Table of contents

Table of contents

  • Country Locator for Volume 5 Myanmar and Thailand i
  • Title Page iii
  • Contents v
  • Geography and Climate 580
  • The Land of Myanmar and Thailand 582
  • Geology of Myanmar and Thailand 590
  • Climate of Myanmar and Thailand 594
  • Flora and Fauna of Thailand and Myanmar 598
  • History and Movement of Peoples 602
  • Sukhothai and Ayutthaya 604
  • Later Burmese Kingdoms 608
  • British Intervention in Burma 610
  • Peoples of Myanmar and Thailand 612
  • Myanmar (Burma) 614
  • Government 618
  • Modern History 620
  • War and Independence 623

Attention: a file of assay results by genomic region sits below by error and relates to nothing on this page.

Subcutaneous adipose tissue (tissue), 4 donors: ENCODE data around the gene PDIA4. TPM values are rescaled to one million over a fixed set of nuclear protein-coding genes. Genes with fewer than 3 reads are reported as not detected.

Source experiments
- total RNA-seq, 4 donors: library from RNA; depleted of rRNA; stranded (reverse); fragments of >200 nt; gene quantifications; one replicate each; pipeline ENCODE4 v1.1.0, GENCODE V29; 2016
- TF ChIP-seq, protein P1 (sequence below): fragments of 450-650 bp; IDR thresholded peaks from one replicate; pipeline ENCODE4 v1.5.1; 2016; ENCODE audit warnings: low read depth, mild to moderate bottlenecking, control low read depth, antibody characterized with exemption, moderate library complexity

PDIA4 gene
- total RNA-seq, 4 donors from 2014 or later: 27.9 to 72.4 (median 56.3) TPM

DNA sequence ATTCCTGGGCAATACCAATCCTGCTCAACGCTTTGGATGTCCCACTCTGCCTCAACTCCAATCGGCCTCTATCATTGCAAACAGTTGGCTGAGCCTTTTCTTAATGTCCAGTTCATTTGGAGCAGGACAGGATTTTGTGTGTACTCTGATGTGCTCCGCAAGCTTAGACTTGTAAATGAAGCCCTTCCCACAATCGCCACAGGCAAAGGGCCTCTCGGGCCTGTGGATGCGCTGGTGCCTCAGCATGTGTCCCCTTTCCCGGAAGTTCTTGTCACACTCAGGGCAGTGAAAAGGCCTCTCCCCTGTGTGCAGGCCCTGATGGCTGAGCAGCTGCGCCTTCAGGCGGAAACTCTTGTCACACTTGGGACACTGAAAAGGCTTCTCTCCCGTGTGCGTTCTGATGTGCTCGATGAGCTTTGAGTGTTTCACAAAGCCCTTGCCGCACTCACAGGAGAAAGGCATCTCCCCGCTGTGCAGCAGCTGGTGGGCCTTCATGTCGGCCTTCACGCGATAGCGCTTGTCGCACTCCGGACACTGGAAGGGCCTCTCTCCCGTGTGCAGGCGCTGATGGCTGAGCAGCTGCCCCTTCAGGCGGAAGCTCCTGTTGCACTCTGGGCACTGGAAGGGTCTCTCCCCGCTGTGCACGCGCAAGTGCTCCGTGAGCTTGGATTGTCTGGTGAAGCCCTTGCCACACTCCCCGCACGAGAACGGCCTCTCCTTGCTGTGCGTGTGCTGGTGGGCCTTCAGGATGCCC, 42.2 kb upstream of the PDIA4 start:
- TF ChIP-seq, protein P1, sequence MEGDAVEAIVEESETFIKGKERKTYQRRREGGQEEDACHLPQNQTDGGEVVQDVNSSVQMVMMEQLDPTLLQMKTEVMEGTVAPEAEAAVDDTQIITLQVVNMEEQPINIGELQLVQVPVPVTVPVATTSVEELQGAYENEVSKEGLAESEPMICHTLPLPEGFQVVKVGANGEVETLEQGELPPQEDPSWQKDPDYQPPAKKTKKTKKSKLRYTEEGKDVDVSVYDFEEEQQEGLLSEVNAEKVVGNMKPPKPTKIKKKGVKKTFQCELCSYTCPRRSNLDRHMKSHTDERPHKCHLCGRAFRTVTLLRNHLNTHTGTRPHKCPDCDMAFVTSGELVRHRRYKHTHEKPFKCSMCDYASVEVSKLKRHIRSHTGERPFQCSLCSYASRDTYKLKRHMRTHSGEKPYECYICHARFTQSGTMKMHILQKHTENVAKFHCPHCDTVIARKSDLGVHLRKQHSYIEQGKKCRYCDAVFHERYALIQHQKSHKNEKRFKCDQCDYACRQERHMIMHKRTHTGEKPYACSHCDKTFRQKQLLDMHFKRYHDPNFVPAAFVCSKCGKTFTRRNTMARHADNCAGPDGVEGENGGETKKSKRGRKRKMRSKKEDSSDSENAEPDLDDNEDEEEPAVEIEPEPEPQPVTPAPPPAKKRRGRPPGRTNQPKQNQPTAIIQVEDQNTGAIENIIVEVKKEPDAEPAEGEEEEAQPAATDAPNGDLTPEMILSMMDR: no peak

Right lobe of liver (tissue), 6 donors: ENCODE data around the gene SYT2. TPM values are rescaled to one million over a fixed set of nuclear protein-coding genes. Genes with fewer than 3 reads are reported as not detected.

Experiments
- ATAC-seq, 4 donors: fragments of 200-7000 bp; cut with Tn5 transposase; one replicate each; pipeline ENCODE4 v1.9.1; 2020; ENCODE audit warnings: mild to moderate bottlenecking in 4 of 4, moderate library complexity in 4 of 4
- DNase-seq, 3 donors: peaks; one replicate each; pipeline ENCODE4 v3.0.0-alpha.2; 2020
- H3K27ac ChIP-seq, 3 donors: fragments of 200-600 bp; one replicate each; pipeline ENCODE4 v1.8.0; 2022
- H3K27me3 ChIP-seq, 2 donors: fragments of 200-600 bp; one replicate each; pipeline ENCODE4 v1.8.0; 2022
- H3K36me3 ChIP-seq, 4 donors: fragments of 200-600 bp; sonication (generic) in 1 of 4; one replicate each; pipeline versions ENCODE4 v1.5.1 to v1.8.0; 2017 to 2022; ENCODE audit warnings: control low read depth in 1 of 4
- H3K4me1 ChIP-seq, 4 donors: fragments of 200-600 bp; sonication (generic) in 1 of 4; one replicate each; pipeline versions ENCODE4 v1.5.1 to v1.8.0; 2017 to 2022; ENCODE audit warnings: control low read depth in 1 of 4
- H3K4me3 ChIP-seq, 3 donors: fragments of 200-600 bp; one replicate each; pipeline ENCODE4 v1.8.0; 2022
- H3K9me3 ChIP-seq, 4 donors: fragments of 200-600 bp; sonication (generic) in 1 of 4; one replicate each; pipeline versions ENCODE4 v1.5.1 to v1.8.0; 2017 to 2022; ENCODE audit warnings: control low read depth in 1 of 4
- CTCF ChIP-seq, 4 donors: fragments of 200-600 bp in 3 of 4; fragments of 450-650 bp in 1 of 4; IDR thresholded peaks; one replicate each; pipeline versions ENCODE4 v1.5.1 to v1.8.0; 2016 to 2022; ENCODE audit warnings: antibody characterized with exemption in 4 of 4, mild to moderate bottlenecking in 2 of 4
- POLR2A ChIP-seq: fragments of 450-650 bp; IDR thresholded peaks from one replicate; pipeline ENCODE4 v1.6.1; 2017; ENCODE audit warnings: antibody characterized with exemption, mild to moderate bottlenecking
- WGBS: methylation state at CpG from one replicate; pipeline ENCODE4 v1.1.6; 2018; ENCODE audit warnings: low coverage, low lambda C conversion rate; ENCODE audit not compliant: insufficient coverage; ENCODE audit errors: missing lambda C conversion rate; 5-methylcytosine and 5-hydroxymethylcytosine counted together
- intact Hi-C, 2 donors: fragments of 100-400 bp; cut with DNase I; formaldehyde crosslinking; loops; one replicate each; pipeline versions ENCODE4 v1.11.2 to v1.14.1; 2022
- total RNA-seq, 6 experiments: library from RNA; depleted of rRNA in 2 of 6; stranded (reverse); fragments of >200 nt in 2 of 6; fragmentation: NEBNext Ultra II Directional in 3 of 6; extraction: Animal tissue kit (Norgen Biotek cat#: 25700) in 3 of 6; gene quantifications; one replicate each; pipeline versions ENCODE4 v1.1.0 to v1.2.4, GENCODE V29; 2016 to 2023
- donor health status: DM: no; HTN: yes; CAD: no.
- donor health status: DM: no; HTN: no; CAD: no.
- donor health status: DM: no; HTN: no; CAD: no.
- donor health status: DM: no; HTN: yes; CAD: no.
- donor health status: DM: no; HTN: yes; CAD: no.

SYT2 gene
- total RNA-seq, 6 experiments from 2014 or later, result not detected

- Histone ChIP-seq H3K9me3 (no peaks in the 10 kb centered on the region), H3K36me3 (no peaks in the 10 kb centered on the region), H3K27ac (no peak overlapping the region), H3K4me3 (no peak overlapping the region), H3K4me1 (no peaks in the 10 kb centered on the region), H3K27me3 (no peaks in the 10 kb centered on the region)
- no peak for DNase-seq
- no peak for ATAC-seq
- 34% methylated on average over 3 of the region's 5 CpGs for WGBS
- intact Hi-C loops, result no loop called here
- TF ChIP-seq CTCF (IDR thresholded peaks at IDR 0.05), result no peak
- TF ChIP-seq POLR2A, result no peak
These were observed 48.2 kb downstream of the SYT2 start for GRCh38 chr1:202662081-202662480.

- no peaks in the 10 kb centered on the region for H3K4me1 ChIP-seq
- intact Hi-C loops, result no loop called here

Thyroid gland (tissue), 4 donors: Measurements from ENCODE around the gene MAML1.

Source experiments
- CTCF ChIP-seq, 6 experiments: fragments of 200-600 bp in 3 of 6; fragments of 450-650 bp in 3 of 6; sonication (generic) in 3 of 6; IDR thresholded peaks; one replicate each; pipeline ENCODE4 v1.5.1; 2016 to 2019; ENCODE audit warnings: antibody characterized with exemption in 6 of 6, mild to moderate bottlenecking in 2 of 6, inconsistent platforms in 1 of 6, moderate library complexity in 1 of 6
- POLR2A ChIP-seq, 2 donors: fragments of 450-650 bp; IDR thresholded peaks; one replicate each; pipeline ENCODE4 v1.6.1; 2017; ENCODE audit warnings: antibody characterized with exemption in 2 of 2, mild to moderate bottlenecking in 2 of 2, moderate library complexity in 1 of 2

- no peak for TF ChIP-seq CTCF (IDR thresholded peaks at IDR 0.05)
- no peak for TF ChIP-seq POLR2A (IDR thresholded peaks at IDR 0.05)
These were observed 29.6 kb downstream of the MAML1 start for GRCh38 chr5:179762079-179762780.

• Independent Burma 626
  • Modern Myanmar 628
  • Cultural Expression 630
  • Art and Architecture 632
  • Music and Performing Arts 636
  • Festivals and Ceremonies 638
  • Food and Drink 640
  • Daily Life 642
  • Family and Society 644
  • Welfare 646
  • Yangon (Rangoon) 648
  • Naypyidaw 650
  • Mandalay 651
  • Moulmein 652
  • Pegu 653
  • Economy 654
  • Thailand 662
  • Government 666
  • Modern History 668
  • Siam in Transition 670
  • The Age of Reform 672
  • War and Military Rule 674
  • Modern Thailand 676
  • Cultural Expression 678
  • Art and Architecture 680
  • Decorative Arts 683
  • Music and Performing Arts 684
  • Festivals and Ceremonies 687
  • Food and Drink 688
  • Daily Life 690
  • Family and Society 693
  • Health, Welfare, and Housing 695
  • Education 697
  • Bangkok 698
  • Chiang Mai 703
  • Nakhon Ratchasima 704
  • Udon Thani 705
  • Economy 706
  • Further Research 716
  • Index 718
  • World and Its Peoples 722